raising girls who rock the world: books, motivation, and more

Amy Mascott mascott
Mar 08, 2013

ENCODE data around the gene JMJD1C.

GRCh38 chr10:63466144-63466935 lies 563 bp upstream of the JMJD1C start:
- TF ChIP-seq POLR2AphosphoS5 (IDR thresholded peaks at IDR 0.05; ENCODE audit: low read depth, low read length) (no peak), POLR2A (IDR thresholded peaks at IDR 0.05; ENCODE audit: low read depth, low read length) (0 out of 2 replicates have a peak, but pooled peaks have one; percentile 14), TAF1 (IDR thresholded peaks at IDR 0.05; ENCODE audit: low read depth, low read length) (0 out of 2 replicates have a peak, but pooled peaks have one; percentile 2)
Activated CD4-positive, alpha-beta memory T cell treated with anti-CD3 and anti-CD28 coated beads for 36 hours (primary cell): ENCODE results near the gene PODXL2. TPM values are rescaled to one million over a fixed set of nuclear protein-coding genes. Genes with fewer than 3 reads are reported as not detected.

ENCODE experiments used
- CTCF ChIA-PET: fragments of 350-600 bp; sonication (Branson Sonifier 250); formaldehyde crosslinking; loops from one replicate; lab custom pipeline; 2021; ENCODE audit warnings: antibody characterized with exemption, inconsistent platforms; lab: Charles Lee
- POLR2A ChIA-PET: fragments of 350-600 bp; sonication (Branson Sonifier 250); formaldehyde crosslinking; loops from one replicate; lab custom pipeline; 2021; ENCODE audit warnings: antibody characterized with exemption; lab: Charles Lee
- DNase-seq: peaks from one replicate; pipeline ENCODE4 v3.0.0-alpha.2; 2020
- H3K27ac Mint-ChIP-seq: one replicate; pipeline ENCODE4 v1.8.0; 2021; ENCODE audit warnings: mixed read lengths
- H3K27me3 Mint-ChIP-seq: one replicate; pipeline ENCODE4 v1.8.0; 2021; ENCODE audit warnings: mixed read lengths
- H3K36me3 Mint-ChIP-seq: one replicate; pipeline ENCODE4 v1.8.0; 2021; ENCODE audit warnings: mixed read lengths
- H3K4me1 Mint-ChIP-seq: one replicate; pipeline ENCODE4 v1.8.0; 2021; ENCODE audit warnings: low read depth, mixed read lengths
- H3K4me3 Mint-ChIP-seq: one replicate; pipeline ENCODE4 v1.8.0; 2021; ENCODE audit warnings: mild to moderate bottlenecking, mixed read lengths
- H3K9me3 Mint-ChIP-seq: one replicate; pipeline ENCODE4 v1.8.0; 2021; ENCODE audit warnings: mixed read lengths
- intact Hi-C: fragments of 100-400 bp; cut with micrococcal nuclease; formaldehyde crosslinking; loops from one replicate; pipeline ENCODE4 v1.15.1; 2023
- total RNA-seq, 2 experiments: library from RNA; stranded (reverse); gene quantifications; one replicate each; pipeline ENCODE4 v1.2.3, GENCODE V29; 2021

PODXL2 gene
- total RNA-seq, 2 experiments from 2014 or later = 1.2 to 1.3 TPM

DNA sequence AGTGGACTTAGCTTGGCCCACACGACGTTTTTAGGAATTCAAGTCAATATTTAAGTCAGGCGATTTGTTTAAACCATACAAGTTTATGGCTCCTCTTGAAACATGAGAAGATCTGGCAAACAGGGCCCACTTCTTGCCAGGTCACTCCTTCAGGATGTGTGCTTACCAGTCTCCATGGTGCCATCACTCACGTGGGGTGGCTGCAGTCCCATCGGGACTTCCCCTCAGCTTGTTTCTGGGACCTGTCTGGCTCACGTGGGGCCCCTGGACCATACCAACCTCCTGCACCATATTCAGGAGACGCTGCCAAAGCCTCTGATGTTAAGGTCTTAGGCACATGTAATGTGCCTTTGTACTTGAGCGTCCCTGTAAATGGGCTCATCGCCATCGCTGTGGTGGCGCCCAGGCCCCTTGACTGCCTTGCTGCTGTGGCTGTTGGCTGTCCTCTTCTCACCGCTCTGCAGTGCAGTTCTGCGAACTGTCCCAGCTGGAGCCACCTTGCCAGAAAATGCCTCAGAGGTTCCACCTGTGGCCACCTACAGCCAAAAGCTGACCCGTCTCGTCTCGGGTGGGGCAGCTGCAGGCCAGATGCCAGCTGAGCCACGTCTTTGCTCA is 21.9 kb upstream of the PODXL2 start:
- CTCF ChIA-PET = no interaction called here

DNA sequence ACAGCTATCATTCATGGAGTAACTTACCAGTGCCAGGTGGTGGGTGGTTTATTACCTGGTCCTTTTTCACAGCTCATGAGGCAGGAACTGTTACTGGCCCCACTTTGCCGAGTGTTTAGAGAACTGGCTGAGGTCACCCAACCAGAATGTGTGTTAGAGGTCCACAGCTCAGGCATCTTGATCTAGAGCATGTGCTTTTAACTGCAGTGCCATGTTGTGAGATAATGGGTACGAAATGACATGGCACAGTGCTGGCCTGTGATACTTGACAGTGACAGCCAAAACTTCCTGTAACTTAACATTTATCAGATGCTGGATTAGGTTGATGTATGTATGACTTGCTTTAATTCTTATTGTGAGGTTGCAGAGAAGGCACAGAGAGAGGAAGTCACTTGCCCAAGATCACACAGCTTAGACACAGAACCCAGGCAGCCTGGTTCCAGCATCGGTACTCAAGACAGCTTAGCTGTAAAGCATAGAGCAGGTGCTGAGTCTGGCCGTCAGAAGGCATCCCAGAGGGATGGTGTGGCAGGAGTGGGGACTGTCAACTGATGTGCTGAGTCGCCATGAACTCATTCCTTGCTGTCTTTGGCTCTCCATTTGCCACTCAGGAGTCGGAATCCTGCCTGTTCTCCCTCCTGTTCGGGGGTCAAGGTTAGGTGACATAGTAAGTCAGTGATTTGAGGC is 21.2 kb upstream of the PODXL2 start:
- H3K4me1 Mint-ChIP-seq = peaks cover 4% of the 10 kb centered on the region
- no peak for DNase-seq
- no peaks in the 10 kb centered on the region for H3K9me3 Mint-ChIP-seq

Raising kids–kids who are strong and confident and smart and happy and kind–is a job that I take very seriously. But I especially think that raising girls who are strong and confident and smart and happy and kind is a particularly difficult piece of this puzzle. It’s hard being a kid, but part of me thinks it’s sometimes really hard being a girl. It’s not easy being an adult woman who is strong and confident and happy and kind, so why would it be easy for a growing girl to do the same? A perpetual work in progress is what this parenting gig is to me. It’s school every day. Reading what I can, talking to friends, listening to tales of folks who’ve been there. Quite frankly, I’m scared. Scared silly about parenting in general, let alone parenting tween and teen girls. So, in honor of International Women’s Day, I thought today would be an ideal time to put those fears aside and share some of my favorite tools for raising (or trying to raise!) girls who rock the world. Books, motivation tools, and more. Here’s the skinny. . . Raising Girls Who Rock the World– Books, Motivation, and More: Books are a huge motivator for us over here–and finding rich books with strong female leads has not been an easy feat. But here are some of our faves: Girls Who Rocked the World, by Michelle Roehm McCann & Amelie Weldon: Love. This. Book. Read about it in the Kids Post this fall, and we found this book and its brother book, Boys Who Rocked the World (by the same authors) under our Christmas tree this holiday. We take this book one chapter at a time, reading about gals from Joan of Arc to Mother Teresa, from Coco Chanel to Mary Lekey, and how they really made a difference in the world before they hit adulthood. It’s empowering. Of Thee I Sing, by Barack Obama and illustrated by Loren Long: One of the most beautiful books we own, this book is written from a father to his daughters–telling them how special and creative and amazing they are, while at the same time teaching them about the special, creative, and amazing Americans who came before them. It makes me weepy. Every time I read it. It makes me feel connected. Dora the Explorer books: Don’t laugh. Don’t judge. The books by Kiki Thorpe and other authors center on a confident little gal who knows what she wants and finds it. Even if it takes her over the Troll Bridge and through the Nutty Forest. The repetition is great for kids. The patterning is great for kids. And the Spanish is great for kids. A smart young gal with a backpack and a purpose is great for our girls. Fancy Nancy books: All of these books by the talented and oh-so-fancy Jane O’Connor are worth reading. Nancy is a smart girl who marches to her own drummer. She likes fancy. And she goes fancy. She admits her faults, she is sensitive, and she tries hard. She’s always learning, and the word consciousness in these books, the lessons, and the language is great for our girls. Grace for President, by Kelly DiPucchio and illustrated by LeUyen Pham: Grace wants to be the first female president. And why shouldn’t she be? So she works hard, runs a great campaign, and wins–because she’s ‘the best person for the job’. Grace is a tough cookie and a sassy, smart young girl. Love her and would totally vote her in. Cora Cooks Pancit by Dorina K. Lazo Gilmore and illustrated by Kristi Valiant: I may be biased, and I know I’ve shared our pancit love before, but I love this coming-of-age story where our sweet Cora steps up and takes on a new role in her family. I love that she admits she’s nervous, makes a few mistakes, and comes out on top. Nancy Drew books, by Carolyn Keene: What’s not to love about a smart, energetic, and creative female detective? These early-reader chapter books are super first chapter books for first through third graders, and the main character is a role model for our girls. Cam Jansen books, by David A. Adler: Another female heroine here–Cam Jansen! Don’t be fooled by her name; ‘Cam’ is short for ‘The Camera’ which is the nickname people gave Jennifer Jansen after they learned of her photographic memory. Similar mystery-series to Nancy, but a cool twist with her unique problem-solving skills. Worth reading and a super series to get ‘hooked’ on as a first chapter book for kids. Bindi Irwin books, by Bindi Irwin & Chris Kunz: Bindi! Irwin! in book form! We are huge fans of Bindi over here, because we loved her dad, we love her on the big screen, and we love her on the pages, helping solve mysteries and help with the animals at Australia Zoo. She’s crazy smart and confident. A great gal for our gals, and a fun series to collect. Rainbow Magic books, by Daisy Meadows: There are about a million of these books, which is great because once your girls start reading them, they most likely won’t want to put them down until they’ve finished every single one. They, like many early-reader series, follow a very distinct pattern–but this type of patterning is great for developing stronger comprehension skills. I really like how the girls work together in this series and how kindness is stressed above all. American Girl books, by various authors: The Kanani books, by the incredible Lisa Yee, the Caroline books, by crazy-talented Kathleen Ernst, the McKenna books, by Jade Pettyjohn–all of the American Girl books are worth reading. They all, obviously, feature a young woman, and there’s some serious learning along the way–cultural, historical, social, or otherwise–and the resources available on the American Girl site that support each text is amazing. American Girl Magazine: We’ve only just begun our subscription to American Girl Magazine for Maddy and Cora, and I’m already loving it. The girls are loving it. They each find something new and cool to try after reading it, which I love. Any reading that inspires action is fabulous in my book, and this action is community-building, self-strengthening, and friendship cultivating. American Girl Library books: Love. These. The Care and Keeping of Friends. The Care & Keeping of You. The whole Care and Keeping Collection is fantastic. It’s perfect for girls–tweens and teens–because these books cover everything they need to know, everything that’s on their mind and heavy on their hearts. My mom found them for us, and I am so thankful she did. Maddy loves, loves, loves them. Resources for Raising Girls Who Rock the World are always changing, so the best way to share them is via Pinterest. Feel free to follow me on Pinterest (you’ll love it if you’re not already there!) or just follow the Raising Girls Who Rock The World board for the latest. And to honor International Women’s Day–or any day, for that matter–I want to share this amazing piece by Linda Wolf: I Am a Full Woman. I think it’s worth sitting down and watching ourselves every once in a while so we stay grounded and remain connected. And it’s totally worth sharing with our daughters as well. I Am a Full Woman from Linda Wolf on Vimeo And that’s it. One small step in the journey toward raising girls who rock the world, but a big one at that. Reading with, supporting, talking to, and every day loving our girls–and ourselves–is just about the most important thing we can do, right? We’re in this together–if you have resources, books, ideas, or anything you’d like to add to this resource list, please do share! It’s just a start, that I know–and I’m learning!   fyi: Google affiliate links are used in this post. 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